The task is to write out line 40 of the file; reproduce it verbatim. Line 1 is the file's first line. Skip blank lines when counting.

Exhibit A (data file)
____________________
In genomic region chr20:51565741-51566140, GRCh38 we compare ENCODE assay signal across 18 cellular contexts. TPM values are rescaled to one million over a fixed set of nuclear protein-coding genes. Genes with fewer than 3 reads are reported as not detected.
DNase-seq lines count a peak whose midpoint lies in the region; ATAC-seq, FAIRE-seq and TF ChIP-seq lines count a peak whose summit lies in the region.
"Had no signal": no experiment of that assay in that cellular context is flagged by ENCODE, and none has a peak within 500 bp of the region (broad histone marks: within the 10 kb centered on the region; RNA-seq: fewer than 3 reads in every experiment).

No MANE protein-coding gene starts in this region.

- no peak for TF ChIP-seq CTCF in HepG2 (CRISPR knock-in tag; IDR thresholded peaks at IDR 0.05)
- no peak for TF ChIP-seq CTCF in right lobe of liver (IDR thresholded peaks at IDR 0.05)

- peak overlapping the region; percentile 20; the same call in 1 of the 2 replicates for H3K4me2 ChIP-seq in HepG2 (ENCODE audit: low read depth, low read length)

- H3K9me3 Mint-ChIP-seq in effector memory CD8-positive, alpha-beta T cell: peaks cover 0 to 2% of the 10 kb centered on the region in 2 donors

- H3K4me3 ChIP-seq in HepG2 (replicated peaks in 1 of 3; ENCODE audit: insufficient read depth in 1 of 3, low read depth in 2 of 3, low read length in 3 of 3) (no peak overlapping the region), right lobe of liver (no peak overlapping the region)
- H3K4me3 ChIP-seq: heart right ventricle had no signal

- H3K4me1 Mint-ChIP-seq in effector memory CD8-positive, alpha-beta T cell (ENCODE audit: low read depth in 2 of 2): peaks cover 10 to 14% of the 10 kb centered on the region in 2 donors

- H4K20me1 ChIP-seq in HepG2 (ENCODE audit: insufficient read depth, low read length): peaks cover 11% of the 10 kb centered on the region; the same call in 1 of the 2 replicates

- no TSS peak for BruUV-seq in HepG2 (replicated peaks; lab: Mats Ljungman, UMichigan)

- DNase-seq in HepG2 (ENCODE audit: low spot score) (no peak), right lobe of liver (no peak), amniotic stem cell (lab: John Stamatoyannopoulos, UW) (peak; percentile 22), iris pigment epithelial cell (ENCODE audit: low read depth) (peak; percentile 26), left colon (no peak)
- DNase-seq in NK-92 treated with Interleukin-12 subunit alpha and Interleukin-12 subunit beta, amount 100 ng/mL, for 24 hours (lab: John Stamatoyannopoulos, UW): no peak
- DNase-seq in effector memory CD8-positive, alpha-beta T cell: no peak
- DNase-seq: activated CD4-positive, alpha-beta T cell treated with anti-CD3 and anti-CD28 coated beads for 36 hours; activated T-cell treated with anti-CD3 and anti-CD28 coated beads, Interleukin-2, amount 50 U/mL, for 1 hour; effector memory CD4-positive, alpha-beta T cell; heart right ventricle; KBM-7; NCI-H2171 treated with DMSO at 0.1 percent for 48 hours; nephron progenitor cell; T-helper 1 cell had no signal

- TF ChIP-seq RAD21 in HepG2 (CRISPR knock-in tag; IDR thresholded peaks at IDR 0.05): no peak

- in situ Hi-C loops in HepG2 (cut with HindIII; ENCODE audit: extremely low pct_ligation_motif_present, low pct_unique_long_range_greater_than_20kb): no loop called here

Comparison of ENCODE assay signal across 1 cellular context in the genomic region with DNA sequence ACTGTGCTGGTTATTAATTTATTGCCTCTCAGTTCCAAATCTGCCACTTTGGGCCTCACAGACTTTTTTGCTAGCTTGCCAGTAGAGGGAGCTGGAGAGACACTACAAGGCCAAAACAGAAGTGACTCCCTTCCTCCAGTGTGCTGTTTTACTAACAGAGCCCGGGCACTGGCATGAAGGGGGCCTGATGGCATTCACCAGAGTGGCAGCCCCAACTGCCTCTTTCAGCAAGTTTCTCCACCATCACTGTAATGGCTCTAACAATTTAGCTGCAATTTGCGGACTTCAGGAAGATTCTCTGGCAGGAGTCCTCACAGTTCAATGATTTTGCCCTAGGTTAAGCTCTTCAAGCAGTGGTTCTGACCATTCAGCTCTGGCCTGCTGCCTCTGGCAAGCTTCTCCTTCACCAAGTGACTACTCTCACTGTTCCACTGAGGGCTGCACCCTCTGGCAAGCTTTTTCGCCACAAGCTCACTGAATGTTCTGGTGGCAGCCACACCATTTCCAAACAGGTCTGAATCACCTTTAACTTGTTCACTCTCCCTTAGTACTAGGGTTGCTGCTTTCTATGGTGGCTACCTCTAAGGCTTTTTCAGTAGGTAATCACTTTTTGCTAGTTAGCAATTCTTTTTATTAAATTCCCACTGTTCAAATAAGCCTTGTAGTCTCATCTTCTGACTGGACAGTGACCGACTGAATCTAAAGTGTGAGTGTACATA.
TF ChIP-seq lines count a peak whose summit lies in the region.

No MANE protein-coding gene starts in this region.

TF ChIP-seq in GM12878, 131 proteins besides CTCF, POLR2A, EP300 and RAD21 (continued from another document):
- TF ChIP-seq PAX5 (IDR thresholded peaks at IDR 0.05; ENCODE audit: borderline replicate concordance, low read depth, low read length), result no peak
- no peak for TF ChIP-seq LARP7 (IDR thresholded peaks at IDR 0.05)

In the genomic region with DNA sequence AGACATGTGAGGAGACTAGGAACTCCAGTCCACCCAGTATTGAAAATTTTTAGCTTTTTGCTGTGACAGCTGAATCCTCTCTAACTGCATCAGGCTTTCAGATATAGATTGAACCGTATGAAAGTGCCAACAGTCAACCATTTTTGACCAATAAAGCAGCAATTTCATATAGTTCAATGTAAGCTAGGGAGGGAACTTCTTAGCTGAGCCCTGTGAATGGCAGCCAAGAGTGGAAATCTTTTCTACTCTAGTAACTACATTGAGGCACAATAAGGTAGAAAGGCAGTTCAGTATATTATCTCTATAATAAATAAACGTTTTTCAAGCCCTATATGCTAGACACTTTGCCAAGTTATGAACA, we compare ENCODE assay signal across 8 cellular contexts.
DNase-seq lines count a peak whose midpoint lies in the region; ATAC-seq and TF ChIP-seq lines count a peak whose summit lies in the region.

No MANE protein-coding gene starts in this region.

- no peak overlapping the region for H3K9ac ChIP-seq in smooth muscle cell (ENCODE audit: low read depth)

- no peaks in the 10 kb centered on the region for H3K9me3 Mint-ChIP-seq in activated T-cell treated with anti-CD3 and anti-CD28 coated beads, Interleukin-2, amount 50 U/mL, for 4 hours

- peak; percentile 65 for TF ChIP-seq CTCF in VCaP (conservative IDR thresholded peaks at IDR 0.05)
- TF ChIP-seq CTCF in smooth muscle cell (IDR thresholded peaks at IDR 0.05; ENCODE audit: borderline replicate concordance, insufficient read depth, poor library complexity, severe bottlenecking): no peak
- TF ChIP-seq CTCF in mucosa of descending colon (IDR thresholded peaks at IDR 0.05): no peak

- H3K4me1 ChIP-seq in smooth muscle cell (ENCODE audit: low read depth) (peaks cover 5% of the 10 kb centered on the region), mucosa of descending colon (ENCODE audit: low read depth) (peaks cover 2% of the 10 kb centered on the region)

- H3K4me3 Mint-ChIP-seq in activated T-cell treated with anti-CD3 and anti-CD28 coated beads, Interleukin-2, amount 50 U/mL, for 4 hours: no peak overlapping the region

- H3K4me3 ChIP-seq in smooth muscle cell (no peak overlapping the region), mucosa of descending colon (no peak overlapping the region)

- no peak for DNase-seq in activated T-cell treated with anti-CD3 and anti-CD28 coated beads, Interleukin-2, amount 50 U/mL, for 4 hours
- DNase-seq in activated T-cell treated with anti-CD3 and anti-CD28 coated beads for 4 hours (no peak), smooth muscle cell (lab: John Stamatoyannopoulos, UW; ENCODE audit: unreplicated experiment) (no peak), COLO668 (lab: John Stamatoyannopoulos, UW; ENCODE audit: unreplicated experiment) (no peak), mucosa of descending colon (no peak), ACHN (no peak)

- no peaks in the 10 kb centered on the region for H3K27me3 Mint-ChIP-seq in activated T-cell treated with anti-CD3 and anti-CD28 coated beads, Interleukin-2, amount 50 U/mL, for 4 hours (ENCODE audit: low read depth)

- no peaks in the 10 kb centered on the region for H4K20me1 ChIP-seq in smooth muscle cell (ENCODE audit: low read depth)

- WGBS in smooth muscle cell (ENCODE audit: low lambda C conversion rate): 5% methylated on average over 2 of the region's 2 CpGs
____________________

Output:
- no peaks in the 10 kb centered on the region for H4K20me1 ChIP-seq in smooth muscle cell (ENCODE audit: low read depth)